Early Identification

From the day a child is born, he/she will begin to achieve various milestones. As your child develops and grows, it is critical to remember that each child is different from one another. There is a wide range of what is considered to be “typical” development. As a parent, you are the primary monitor of your child’s social and emotional development, but you should also take your child to his/her well visits so your pediatrician can monitor your child’s progress.

The relationship between a parent and physician is extremely important – it’s the best way to monitor the development of a child. A parent brings powerful observation and experience, reinforced by a sense of love and responsibility, while a physician monitors a child’s physical, cognitive and emotional development at each visit. Through observation, measurement, screening, and discussion with parents, a physician can evaluate the development of your child.

If you have concerns: ACT!

If you and your physician have concerns about your child’s developmental progress, take action and arrange for a routine developmental screening.

You know your child best of anyone. “Don’t worry,” does not mean, “don’t take action.” Many children go undiagnosed because parents are told to give it more time. If you sense there is an issue, press your physician to evaluate your child – or send you to someone who will. Monitoring your child’s social, emotional or communication skills are just as vital as responding to any physical concerns you may have about your child.  

While you may feel embarrassed, confused or worried, please remember you are not alone – your physician has probably heard it all. If your child is not meeting his/her developmental milestones, take that first, key step to getting help.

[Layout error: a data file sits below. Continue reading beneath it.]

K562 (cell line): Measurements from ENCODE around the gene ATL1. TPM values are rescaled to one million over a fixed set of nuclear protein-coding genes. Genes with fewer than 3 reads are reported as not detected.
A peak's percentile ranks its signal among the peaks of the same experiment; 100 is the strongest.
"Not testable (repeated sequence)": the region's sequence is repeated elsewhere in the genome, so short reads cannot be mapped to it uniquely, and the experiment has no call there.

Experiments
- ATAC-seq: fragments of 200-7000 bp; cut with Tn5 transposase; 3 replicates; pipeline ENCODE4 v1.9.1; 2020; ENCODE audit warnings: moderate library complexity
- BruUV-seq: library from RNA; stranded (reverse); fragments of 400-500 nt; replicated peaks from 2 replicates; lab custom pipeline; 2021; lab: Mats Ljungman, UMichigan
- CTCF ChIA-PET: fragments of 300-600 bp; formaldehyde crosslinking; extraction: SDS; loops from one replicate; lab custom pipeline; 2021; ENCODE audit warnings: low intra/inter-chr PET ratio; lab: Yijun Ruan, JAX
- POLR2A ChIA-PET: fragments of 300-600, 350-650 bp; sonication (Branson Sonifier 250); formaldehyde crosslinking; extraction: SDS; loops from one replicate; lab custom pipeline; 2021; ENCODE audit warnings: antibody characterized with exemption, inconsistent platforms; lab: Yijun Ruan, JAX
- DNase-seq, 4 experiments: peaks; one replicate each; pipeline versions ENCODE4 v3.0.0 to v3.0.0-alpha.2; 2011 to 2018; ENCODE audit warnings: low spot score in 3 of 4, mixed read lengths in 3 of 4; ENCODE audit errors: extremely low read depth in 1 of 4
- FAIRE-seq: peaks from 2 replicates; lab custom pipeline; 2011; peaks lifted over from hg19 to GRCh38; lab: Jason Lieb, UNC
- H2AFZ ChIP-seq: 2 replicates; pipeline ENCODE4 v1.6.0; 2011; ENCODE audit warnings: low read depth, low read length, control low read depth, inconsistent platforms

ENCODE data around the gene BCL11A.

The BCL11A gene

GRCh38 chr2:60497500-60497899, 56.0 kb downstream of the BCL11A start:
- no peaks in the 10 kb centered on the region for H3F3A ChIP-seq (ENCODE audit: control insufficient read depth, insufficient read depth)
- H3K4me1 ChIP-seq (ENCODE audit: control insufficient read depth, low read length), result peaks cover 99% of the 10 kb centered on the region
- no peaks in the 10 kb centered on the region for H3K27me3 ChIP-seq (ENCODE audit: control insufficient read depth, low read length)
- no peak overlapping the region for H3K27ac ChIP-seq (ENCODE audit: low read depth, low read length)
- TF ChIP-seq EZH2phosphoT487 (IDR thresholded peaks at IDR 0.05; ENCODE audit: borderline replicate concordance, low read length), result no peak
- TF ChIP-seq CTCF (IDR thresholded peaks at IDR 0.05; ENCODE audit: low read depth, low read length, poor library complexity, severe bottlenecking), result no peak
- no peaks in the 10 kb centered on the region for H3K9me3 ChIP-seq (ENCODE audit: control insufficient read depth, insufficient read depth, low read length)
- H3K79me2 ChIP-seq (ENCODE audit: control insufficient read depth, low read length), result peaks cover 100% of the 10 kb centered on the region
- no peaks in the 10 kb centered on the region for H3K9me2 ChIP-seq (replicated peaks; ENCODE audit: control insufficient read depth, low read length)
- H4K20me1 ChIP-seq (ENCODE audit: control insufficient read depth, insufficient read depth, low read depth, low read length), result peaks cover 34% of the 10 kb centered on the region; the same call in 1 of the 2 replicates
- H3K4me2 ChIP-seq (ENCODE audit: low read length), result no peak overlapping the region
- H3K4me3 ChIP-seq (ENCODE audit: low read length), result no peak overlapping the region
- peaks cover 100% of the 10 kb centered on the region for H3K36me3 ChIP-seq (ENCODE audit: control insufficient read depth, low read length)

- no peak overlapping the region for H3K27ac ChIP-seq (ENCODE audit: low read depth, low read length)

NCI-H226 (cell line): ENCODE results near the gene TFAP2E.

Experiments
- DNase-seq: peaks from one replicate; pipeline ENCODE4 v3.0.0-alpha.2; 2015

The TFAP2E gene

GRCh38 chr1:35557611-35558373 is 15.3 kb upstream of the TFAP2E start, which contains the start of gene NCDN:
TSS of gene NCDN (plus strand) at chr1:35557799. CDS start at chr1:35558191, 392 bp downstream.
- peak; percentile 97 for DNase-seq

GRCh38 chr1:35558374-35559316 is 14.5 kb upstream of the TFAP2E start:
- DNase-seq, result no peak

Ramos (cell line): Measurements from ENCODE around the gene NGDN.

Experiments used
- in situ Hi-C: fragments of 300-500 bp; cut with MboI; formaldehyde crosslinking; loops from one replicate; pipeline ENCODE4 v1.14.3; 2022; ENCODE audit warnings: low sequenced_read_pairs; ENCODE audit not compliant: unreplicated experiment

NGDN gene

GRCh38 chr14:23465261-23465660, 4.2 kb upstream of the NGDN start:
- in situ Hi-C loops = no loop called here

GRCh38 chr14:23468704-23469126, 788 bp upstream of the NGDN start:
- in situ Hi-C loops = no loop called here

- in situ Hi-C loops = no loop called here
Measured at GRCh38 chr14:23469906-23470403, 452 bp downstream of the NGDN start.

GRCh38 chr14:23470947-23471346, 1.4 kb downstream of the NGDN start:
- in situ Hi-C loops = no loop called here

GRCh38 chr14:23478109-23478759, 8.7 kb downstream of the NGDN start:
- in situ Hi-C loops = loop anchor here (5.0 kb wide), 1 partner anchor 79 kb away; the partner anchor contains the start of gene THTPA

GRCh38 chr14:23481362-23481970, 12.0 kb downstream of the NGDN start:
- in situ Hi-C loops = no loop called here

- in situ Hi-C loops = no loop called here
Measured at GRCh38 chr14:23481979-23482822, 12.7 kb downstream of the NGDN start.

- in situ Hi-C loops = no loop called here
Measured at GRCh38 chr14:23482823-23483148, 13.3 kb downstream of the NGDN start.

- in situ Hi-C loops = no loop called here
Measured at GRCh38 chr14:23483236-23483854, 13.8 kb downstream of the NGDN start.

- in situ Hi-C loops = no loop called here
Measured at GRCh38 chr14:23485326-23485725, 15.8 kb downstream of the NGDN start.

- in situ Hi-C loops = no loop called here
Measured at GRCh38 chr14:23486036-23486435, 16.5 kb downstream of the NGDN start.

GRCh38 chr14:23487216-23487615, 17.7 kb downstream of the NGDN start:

You are the expert on your child and spend the most time with them.  If you are concerned that your newborn, infant, or toddler is not growing or developing (crawling, walking, talking) as he or she should, you do not have to wait to act. You can seek early help. The first three years of life are important, formative years in maximizing a child's future potential. You can begin by contacting (NJEIS) by calling 1- 888-653-4463. NJEIS, under the Department of Health, implements New Jersey's statewide system of services for eligible infants and toddlers, birth to age three and their families.

For children birth to age 21 with special health care needs, referrals can be made through 21 county Special Child Health Case Management Units. Additional information is available online.

For helpful information regarding developmental milestones for children birth – 3 years old, please review the brochure Your Child’s Development Important Milestones (0-36 months) online.